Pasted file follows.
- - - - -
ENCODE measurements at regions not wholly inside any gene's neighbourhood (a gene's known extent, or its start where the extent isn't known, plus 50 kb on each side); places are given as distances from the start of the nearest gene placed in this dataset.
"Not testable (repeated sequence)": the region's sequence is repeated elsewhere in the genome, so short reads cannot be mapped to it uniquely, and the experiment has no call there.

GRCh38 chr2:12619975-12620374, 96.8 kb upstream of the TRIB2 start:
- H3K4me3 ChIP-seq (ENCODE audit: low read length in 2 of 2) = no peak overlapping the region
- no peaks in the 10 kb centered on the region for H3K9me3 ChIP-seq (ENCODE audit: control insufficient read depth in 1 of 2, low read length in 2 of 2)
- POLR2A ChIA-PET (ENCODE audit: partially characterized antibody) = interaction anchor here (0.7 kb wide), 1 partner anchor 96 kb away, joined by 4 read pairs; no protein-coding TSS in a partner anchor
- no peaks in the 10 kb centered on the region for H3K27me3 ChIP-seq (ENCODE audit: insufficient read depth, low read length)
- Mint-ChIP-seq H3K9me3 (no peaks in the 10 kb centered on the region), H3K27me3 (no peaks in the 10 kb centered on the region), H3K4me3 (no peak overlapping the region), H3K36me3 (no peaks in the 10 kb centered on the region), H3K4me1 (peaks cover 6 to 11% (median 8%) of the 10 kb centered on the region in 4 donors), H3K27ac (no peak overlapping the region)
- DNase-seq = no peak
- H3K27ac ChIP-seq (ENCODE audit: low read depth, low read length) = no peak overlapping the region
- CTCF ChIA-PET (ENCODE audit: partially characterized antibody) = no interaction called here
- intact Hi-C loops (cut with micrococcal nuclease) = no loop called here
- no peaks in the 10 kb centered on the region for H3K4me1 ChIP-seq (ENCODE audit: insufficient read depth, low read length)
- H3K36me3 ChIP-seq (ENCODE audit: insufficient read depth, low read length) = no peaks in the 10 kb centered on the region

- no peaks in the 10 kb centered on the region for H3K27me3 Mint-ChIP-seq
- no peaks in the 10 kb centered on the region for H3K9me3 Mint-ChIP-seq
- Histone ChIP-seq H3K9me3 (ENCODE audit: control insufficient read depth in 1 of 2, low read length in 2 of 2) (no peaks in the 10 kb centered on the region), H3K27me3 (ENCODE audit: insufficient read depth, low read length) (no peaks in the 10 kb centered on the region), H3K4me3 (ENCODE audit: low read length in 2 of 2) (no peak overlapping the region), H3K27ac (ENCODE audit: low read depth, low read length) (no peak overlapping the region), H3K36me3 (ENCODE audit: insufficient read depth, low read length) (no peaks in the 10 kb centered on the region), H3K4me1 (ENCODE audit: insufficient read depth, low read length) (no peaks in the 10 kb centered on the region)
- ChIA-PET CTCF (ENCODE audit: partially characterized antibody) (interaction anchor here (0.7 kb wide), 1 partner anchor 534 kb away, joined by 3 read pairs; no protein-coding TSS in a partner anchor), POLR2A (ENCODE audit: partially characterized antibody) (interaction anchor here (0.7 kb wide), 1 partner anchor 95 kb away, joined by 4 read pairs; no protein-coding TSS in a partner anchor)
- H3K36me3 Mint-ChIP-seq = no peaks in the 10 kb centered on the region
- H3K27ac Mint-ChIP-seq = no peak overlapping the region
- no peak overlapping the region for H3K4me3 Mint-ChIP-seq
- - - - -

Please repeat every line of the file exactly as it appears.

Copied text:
ENCODE measurements at regions not wholly inside any gene's neighbourhood (a gene's known extent, or its start where the extent isn't known, plus 50 kb on each side); places are given as distances from the start of the nearest gene placed in this dataset.
"Not testable (repeated sequence)": the region's sequence is repeated elsewhere in the genome, so short reads cannot be mapped to it uniquely, and the experiment has no call there.

GRCh38 chr2:12619975-12620374, 96.8 kb upstream of the TRIB2 start:
- H3K4me3 ChIP-seq (ENCODE audit: low read length in 2 of 2) = no peak overlapping the region
- no peaks in the 10 kb centered on the region for H3K9me3 ChIP-seq (ENCODE audit: control insufficient read depth in 1 of 2, low read length in 2 of 2)
- POLR2A ChIA-PET (ENCODE audit: partially characterized antibody) = interaction anchor here (0.7 kb wide), 1 partner anchor 96 kb away, joined by 4 read pairs; no protein-coding TSS in a partner anchor
- no peaks in the 10 kb centered on the region for H3K27me3 ChIP-seq (ENCODE audit: insufficient read depth, low read length)
- Mint-ChIP-seq H3K9me3 (no peaks in the 10 kb centered on the region), H3K27me3 (no peaks in the 10 kb centered on the region), H3K4me3 (no peak overlapping the region), H3K36me3 (no peaks in the 10 kb centered on the region), H3K4me1 (peaks cover 6 to 11% (median 8%) of the 10 kb centered on the region in 4 donors), H3K27ac (no peak overlapping the region)
- DNase-seq = no peak
- H3K27ac ChIP-seq (ENCODE audit: low read depth, low read length) = no peak overlapping the region
- CTCF ChIA-PET (ENCODE audit: partially characterized antibody) = no interaction called here
- intact Hi-C loops (cut with micrococcal nuclease) = no loop called here
- no peaks in the 10 kb centered on the region for H3K4me1 ChIP-seq (ENCODE audit: insufficient read depth, low read length)
- H3K36me3 ChIP-seq (ENCODE audit: insufficient read depth, low read length) = no peaks in the 10 kb centered on the region

- no peaks in the 10 kb centered on the region for H3K27me3 Mint-ChIP-seq
- no peaks in the 10 kb centered on the region for H3K9me3 Mint-ChIP-seq
- Histone ChIP-seq H3K9me3 (ENCODE audit: control insufficient read depth in 1 of 2, low read length in 2 of 2) (no peaks in the 10 kb centered on the region), H3K27me3 (ENCODE audit: insufficient read depth, low read length) (no peaks in the 10 kb centered on the region), H3K4me3 (ENCODE audit: low read length in 2 of 2) (no peak overlapping the region), H3K27ac (ENCODE audit: low read depth, low read length) (no peak overlapping the region), H3K36me3 (ENCODE audit: insufficient read depth, low read length) (no peaks in the 10 kb centered on the region), H3K4me1 (ENCODE audit: insufficient read depth, low read length) (no peaks in the 10 kb centered on the region)
- ChIA-PET CTCF (ENCODE audit: partially characterized antibody) (interaction anchor here (0.7 kb wide), 1 partner anchor 534 kb away, joined by 3 read pairs; no protein-coding TSS in a partner anchor), POLR2A (ENCODE audit: partially characterized antibody) (interaction anchor here (0.7 kb wide), 1 partner anchor 95 kb away, joined by 4 read pairs; no protein-coding TSS in a partner anchor)
- H3K36me3 Mint-ChIP-seq = no peaks in the 10 kb centered on the region
- H3K27ac Mint-ChIP-seq = no peak overlapping the region
- no peak overlapping the region for H3K4me3 Mint-ChIP-seq